With so many new series popping up on streaming services and DVD, it gets harder and harder to keep up with new shows, much less the all-time classics. With TV Club 10, we point you toward the 10 episodes that best represent a TV series, classic or modern. If you watch these 10, you’ll have a better idea of what that series was about, without having to watch the whole thing. These are not meant to be the 10 best episodes, but rather the 10 most representative episodes.
There were many things that Mr. Show With Bob And David was not. Influenced by the interlocking format of SCTV and the free-flowing running order of Monty Python’s Flying Circus, the show broke from two decades of sketch comedy tradition on American TV. Though it featured musical numbers and a requisite top-of-the-show greeting from co-creators and co-stars Bob Odenkirk and David Cross, Mr. Show was not a variety show. Names like Famous Mortimer, fictional companies like Globo-Chem, and faces like telegenic ne’er-do-well Ronnie Dobbs make repeat appearances throughout Mr. Show’s four seasons, but it was not a generator of recurring characters. “A couple of times is okay if you can find a reason for it, or a different take on the character, but just to trot it out there to say the same lines so you can sell T-shirts and posters, or maybe make a mid-budgeted super-shitty movie is reprehensible, if not lazy,” Cross says in the episode guide and show history Mr. Show: What Happened?!
All of which is to say: More than anything, Mr. Show was not Saturday Night Live. This was especially cathartic for Odenkirk, who spent several unhappy seasons in the SNL writers’ room. Despite joining the staff at the same time as likeminded contemporaries Conan O’Brien, Greg Daniels, and Robert Smigel, Odenkirk failed to find his footing with the show. (Ironically, a concept he’d hatched for a Second City revue wound up being an SNL signature: Chris Farley’s van-down-by-the-river-dwelling motivational speaker, Matt Foley.) “To me, what was fun about comedy and should have been exciting about Saturday Night Live was the whole generational thing, you know, a crazy bunch of people sittin’ around making each other laugh with casual chaos and a kind of democracy of chaos,” he’d later say in the SNL oral history Live From New York.
Odenkirk would find what he thought comedy should be with the help of David Cross, who came to Los Angeles after leading his own democracy of chaos, Cross Comedy, in Boston. Both worked on the short-lived Fox version of The Ben Stiller Show, though their creative partnership wouldn’t click until after they’d moved on from Stiller’s direct-parody stylings. What became Mr. Show was honed on L.A. stages like the Diamond Club and the Upfront Theatre, and its cast and writing staff were drawn from the pools of talent gathering in these so-called “alternative comedy” spaces. Offering, in Odenkirk’s words, “the warmth that neither David or I have,” John Ennis was a fellow Boston expatriate and Cross Comedy alumnus. Jill Talley and Tom Kenny had performed in Chicago and Boston, respectively, but their paths to Mr. Show (and to the couple’s marriage) ran through the other sketch series Fox put up in the fall of 1992, The Edge. Jay Johnston and Paul F. Tompkins were drafted based on their own two-man act, The Skates; Brian Posehn had co-starred in one of Odenkirk and Cross’ proto-Mr. Show live shows, The 3 Goofballz. Bill Odenkirk had the family connection, but he’d also been feeding his brother jokes on a professional basis since Bob was on SNL and Bill was a grad student studying inorganic chemistry.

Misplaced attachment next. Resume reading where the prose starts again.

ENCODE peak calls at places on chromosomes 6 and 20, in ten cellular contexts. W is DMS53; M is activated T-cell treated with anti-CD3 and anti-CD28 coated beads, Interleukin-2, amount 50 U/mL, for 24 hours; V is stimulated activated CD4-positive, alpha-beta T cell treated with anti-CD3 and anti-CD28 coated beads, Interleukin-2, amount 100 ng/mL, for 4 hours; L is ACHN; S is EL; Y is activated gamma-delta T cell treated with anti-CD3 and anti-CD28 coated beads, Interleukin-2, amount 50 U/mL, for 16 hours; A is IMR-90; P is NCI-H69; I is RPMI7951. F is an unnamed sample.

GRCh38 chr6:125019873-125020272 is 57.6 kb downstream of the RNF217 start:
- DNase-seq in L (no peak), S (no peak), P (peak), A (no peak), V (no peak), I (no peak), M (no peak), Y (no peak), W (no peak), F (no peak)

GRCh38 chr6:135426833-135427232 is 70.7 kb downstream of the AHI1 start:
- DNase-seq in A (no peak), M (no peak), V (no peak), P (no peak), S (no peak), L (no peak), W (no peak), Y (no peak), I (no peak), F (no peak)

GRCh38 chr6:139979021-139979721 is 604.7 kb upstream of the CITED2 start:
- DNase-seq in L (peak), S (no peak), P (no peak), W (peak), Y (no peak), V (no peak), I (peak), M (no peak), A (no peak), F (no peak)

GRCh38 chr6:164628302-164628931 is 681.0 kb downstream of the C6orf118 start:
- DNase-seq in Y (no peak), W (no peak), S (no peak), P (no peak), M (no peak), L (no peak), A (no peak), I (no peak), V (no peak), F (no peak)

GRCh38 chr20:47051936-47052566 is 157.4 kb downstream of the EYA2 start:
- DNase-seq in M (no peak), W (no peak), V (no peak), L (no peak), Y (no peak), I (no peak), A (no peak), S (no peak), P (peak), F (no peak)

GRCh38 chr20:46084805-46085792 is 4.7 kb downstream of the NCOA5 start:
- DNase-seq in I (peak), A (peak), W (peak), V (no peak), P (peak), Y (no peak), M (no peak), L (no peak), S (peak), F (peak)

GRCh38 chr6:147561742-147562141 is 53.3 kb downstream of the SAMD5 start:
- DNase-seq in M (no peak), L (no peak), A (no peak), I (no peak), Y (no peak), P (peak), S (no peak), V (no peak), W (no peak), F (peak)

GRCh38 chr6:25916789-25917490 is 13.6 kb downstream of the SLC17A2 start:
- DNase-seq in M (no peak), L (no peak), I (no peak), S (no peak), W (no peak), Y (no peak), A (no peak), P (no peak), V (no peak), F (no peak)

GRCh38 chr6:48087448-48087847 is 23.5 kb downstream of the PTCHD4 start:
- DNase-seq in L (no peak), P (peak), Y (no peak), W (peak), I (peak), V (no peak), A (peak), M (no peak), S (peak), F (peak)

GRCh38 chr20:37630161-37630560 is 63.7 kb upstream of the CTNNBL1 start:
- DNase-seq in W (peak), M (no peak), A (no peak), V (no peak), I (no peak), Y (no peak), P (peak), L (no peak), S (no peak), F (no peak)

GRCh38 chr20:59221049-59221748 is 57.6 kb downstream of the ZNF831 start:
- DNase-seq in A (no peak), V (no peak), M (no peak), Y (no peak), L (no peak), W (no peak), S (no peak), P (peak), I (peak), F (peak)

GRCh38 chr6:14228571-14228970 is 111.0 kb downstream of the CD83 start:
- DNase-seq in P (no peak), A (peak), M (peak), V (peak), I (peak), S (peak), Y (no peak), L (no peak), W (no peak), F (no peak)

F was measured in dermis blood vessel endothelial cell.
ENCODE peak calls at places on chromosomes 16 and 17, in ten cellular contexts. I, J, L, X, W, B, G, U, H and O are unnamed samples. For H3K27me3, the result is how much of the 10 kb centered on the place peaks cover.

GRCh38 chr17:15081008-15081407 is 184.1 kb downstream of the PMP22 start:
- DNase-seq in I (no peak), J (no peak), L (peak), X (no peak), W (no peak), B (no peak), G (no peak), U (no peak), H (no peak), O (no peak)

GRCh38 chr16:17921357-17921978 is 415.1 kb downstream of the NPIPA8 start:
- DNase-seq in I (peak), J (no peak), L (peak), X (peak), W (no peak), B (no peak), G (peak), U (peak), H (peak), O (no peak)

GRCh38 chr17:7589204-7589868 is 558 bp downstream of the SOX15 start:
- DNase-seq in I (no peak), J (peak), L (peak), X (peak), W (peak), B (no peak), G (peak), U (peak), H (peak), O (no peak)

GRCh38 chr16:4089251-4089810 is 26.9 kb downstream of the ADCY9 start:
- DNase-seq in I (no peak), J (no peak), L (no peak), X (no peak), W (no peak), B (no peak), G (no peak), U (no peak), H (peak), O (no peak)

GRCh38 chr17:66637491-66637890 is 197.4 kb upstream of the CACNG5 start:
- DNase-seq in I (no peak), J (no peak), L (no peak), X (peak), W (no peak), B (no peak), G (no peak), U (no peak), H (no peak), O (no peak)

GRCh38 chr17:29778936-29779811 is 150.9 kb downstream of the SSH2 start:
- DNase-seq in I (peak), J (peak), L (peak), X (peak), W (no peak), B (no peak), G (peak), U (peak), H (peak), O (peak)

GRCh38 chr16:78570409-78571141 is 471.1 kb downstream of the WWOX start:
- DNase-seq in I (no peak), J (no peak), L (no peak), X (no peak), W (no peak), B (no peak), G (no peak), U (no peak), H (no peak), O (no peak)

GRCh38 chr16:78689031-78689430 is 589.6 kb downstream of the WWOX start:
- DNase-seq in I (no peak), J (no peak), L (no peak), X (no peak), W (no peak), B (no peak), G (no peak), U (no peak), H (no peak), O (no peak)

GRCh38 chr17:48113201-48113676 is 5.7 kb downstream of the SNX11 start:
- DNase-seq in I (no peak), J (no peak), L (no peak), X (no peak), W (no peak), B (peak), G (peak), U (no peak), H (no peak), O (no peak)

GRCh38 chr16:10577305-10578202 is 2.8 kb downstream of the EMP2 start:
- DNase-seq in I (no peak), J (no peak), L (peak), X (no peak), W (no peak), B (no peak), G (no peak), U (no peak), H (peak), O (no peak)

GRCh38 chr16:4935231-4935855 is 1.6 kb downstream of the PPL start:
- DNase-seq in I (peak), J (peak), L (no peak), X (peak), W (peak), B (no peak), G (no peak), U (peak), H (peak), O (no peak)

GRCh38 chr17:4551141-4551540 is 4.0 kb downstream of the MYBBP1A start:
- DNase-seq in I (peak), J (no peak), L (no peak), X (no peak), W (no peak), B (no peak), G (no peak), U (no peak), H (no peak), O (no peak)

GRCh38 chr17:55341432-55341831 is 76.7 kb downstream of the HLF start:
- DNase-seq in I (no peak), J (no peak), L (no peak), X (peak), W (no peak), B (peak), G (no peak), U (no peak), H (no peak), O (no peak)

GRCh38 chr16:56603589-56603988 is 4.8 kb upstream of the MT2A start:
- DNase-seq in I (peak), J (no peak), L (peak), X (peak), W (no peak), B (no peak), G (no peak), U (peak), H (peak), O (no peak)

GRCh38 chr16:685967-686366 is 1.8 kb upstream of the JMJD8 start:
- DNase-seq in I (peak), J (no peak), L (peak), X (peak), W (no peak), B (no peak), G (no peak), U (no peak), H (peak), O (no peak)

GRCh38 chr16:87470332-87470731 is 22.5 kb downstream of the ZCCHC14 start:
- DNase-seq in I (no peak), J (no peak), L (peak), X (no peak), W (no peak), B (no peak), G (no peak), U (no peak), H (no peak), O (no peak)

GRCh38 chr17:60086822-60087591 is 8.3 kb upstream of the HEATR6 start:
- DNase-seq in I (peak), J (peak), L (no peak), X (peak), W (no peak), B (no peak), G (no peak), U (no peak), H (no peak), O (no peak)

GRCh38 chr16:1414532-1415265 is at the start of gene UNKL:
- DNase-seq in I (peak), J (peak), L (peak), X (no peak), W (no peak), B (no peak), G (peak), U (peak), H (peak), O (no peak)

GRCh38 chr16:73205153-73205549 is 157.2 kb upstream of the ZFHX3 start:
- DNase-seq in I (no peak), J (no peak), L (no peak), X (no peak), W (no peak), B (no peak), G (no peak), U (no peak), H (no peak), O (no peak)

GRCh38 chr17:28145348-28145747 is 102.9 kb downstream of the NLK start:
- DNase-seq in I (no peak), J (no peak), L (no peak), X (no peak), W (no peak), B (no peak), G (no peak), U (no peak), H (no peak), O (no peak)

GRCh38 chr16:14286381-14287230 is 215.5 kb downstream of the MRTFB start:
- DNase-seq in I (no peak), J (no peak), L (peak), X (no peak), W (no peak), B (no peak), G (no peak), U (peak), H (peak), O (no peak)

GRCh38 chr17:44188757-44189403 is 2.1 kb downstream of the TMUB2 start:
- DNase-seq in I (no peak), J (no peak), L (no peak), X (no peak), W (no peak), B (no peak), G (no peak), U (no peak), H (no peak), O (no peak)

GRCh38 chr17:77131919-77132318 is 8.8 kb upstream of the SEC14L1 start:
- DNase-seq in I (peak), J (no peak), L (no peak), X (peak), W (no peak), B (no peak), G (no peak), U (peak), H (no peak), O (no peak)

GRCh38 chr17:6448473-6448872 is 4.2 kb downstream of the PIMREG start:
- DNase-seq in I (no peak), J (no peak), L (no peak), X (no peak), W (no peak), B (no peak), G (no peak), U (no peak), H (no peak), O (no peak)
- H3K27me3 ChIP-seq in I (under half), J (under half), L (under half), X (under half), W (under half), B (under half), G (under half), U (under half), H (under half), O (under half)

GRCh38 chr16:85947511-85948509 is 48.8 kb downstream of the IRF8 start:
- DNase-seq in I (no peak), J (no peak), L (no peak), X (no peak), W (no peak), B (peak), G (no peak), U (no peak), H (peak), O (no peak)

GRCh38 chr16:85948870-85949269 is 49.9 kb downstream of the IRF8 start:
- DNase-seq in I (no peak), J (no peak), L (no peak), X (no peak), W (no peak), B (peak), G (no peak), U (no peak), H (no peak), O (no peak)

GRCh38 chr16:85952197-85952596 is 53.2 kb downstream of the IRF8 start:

Mr. Show was a chorus of young, hungry voices, but its primary point of view stemmed from Bob and David, the “head” of the program whose two halves both had to sign off on a pitch before it moved forward. Appearing at the top of every show and in practically every scene of every episode, they gave the show a lingua franca of frustration—a strangled cry of “God dammit!” being the closest thing to a Mr. Show catchphrase.
But they also complemented one another in ways that elevated and informed the show. Odenkirk loved taking a sketch apart to see how it ticked, while Cross had no stomach for comedy theory. The former later told The A.V. Club “I had a real fucking hard-on about what a sketch was and how to do it right,” but the latter brought a sense of storytelling and flexibility to those ideas. One excelled with self-evident buffoons like marching-band savant John Baptiste Philouza or teaching-by-billiards instructor Van Hammersly; the other’s characters, like Grass Valley Greg or the Victrola-toting hipster in “Donut Shop,” hide their stupidity under a thick armor of pretension. These complementary natures even extended to the duo’s on-stage wardrobe: Bob in the suits and ties of a late-night host and David in the thrift-store threads of the folks at home.